Rounding the next-to-last bend provided this view of the day's fickle skies...
 
 
Some riverside saplings are displaying a reddish tint...
 
 
Back at Sherman's Bridge a fallen tree was straddling the bridge piers on the upstream side...
 

 
 
Higher water levels resulted in more trash than expected for this stretch of river...
 
 
As a fan of the Blackburn Challenge, the annual paddling/rowing race around Cape Ann, I find myself thinking about how it was this very time of year back in 1883 that Howard Blackburn and his dorymate Tom Welch were in the midst of a life or death ordeal.  At daybreak on January 26th, following a wild storm, the two dory-fishermen realized their mother ship the Grace L. Fears was nowhere in sight and that they were alone on the ocean some 60 miles south of Newfoundland.   Blackburn further realized that he'd lost his mittens while bailing the dory the previous night.  Quite a predicament to be in.  Time for me to revisit Joseph Garland's book Lone Voyager.       


Monday, January 23, 2017

Mittens and Planes

Yesterday, though mostly overcast, was still quite mild with temperatures in the 40's and continues what seems to be an extended January thaw.  The previous day, we'd enjoyed sunshine and temperatures in the low 50's which allowed for biking on a local rail trail.  None too shabby!

Shortly after getting on the water I paddled over to Egg Rock and noted the water level had nearly risen to the inscription.  From there I paddled down the Concord River to see if the wide straightaway below Davis Hill was still iced over (as it was on Christmas day) and instead found open water...
Suspected it was open as I'd encountered a stand-up paddleboarder heading upriver from that direction.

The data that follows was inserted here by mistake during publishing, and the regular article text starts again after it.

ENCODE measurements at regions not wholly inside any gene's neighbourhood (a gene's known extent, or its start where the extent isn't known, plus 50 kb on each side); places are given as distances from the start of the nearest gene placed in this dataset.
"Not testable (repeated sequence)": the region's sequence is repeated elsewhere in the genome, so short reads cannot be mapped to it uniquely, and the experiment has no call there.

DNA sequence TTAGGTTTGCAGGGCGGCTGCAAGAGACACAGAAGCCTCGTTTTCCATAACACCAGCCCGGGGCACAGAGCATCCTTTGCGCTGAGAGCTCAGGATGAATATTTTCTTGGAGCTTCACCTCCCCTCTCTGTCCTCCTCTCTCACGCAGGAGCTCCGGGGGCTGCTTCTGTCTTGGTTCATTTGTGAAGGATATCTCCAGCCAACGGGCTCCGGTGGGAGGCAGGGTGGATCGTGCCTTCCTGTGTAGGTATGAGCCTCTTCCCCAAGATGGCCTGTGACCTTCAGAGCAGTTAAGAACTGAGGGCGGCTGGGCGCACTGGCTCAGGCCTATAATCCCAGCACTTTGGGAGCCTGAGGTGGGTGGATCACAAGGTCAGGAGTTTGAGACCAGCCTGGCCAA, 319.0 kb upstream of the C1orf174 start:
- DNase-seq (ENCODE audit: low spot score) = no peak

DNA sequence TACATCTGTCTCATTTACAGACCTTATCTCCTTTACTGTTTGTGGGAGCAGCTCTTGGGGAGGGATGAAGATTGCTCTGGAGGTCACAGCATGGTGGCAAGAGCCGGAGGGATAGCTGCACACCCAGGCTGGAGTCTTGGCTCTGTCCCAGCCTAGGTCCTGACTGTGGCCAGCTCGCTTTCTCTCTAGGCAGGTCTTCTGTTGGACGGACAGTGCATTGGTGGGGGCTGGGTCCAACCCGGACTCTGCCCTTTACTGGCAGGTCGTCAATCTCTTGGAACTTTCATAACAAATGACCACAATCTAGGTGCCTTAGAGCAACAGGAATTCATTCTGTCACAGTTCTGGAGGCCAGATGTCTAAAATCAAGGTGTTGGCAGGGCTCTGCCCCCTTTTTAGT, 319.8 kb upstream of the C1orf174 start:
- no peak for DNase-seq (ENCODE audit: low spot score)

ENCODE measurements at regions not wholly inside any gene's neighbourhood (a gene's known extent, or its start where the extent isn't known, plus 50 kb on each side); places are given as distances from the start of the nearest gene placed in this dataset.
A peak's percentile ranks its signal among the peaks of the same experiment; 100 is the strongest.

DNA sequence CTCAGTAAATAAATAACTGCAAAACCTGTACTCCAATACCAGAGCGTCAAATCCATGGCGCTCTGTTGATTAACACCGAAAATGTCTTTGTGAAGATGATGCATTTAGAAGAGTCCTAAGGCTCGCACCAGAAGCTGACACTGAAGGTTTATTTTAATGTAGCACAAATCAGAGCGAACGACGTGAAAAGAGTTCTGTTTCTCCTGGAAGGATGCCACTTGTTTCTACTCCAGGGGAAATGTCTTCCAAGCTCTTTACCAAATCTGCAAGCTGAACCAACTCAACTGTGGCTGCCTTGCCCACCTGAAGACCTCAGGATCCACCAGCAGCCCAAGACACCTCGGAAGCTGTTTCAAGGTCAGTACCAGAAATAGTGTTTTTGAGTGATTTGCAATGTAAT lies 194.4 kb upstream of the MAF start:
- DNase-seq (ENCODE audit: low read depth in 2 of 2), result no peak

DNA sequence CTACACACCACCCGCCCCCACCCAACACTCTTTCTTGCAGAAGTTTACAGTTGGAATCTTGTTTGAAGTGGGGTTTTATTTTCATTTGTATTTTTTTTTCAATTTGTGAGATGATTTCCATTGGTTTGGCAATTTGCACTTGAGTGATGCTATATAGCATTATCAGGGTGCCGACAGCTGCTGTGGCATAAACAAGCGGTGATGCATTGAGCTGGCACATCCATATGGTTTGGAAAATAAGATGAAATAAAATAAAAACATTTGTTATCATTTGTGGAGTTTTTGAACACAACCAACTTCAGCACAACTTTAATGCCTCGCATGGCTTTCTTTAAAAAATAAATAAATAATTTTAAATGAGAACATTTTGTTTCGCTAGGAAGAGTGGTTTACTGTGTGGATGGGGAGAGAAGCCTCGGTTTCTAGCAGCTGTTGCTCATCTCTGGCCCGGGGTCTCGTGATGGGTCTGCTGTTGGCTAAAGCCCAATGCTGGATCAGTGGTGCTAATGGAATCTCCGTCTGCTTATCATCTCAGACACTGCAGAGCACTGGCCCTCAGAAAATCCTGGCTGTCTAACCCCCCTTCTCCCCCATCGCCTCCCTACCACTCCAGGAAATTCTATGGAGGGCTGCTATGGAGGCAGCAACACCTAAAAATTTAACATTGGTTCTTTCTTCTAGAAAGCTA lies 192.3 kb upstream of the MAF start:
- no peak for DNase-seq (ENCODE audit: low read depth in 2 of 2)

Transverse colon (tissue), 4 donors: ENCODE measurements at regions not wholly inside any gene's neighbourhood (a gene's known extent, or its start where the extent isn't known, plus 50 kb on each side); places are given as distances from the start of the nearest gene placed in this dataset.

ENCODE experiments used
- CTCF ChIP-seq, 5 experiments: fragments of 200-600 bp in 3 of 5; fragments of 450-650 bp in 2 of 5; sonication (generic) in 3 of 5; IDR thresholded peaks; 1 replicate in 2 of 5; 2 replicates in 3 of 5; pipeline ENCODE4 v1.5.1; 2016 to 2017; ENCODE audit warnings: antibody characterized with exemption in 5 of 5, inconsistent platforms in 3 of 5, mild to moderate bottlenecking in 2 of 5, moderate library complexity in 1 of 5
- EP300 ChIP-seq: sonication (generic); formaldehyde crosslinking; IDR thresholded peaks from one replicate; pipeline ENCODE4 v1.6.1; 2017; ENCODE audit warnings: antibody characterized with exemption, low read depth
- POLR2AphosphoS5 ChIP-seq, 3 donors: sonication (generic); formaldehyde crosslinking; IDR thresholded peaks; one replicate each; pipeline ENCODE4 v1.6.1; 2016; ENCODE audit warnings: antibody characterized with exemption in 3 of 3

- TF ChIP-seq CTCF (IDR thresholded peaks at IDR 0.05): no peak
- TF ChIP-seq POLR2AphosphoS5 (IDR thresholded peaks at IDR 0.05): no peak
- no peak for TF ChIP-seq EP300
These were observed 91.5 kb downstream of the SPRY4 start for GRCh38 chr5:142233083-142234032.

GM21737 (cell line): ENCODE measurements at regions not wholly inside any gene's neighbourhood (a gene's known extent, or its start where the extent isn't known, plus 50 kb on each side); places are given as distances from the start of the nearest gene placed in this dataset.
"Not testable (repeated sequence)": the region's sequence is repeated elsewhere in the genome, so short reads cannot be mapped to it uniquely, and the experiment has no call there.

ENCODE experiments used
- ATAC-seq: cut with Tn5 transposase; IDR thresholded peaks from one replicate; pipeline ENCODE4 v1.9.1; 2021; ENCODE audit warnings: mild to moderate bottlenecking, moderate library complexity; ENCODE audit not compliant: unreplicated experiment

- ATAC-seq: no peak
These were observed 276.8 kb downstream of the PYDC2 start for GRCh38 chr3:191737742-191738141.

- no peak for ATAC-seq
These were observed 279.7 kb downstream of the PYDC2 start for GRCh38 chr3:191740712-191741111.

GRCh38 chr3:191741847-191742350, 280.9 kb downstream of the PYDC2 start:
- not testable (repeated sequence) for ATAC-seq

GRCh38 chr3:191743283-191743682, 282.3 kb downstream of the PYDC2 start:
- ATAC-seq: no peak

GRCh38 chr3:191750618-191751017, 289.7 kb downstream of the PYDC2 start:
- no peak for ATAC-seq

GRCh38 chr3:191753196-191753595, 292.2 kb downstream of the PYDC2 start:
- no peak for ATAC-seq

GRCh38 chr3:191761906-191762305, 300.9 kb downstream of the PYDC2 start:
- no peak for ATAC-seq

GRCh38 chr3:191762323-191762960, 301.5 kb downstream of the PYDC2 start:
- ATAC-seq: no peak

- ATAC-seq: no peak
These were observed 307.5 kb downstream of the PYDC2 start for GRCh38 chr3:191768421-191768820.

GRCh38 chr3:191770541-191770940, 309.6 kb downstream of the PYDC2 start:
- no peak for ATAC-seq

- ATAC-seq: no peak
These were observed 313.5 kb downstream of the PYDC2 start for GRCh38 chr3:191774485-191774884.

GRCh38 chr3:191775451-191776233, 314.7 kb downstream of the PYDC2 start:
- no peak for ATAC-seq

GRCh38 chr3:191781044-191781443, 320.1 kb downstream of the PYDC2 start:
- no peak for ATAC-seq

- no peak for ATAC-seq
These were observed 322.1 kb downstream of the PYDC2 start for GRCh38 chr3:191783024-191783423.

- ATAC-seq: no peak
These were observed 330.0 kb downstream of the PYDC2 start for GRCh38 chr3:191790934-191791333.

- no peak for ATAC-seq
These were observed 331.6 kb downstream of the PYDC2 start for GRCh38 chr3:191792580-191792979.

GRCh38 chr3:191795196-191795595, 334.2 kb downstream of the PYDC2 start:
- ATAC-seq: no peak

Earlier, on my way downriver I'd come across a small airplane...
Looked as though everyone got out safely and the plane was mostly intact...

Several real airplanes could be heard but not seen as they made their landing approach to Hanscom Field.  The planes would emerge ghostlike from the low-hanging and milky colored clouds just as they crossed above the river.

Some raucous sounds drew my eyes to a pileated woodpecker...

At Saw Mill Brook, flow from Punkatasset's east slope was wending around the man-made channel...

Looks like this tree is budding a bit early...


As I approached the Monument Street bridge on my return trip I saw a car backing up across the bridge and a fellow whistling and waving to get my attention.  It seems his daughter had dropped one of her mittens from the Old North Bridge and they were following the mitten as it floated downriver with the hope of recovering it.  So, of the many things plucked from the water with my paddle yesterday, a small white and pink mitten may have been the most important...at least to the little girl and her parents.

The other stuff found floating, snagged, or on the riverbank...

Thursday, January 19, 2017

Assabet's Winter Eagle

Paddled the Assabet River between Cox Street in Hudson and Gleasondale this afternoon enjoying splendid conditions for mid-January.  However, the bright blue skies were shortlived as clouds moved in from the west.
 
When I last paddled this stretch, in mid-November, I noticed construction had commenced at the site of the former Hudson/Stow Landfill.  Today I found a very large array of solar panels now in place...

Further downriver I was surprised to see someone's tent pitched on what looks to be an island just upriver from the golf course...
...a testament to our mild January?

After passing the tent I came upon an eagle who quickly took flight...
...and flew to another tree further ahead...

I suspect the eagle was preying on the many ducks in the area.

Also seen was a red-tailed hawk...
...and a pair of mute swans enjoying some time on the ice...

The horse farm on the side of Orchard Hill was looking good...

Unfortunately, trash was rather plentiful particularly in the first mile below Cox Street.  This stretch of the Assabet is almost always littered with plastic, glass, and Styrofoam flotsam.  Today's haul...
I counted 57 nip bottles.  One odd find was two plastic containers filled with rose petals and list of names...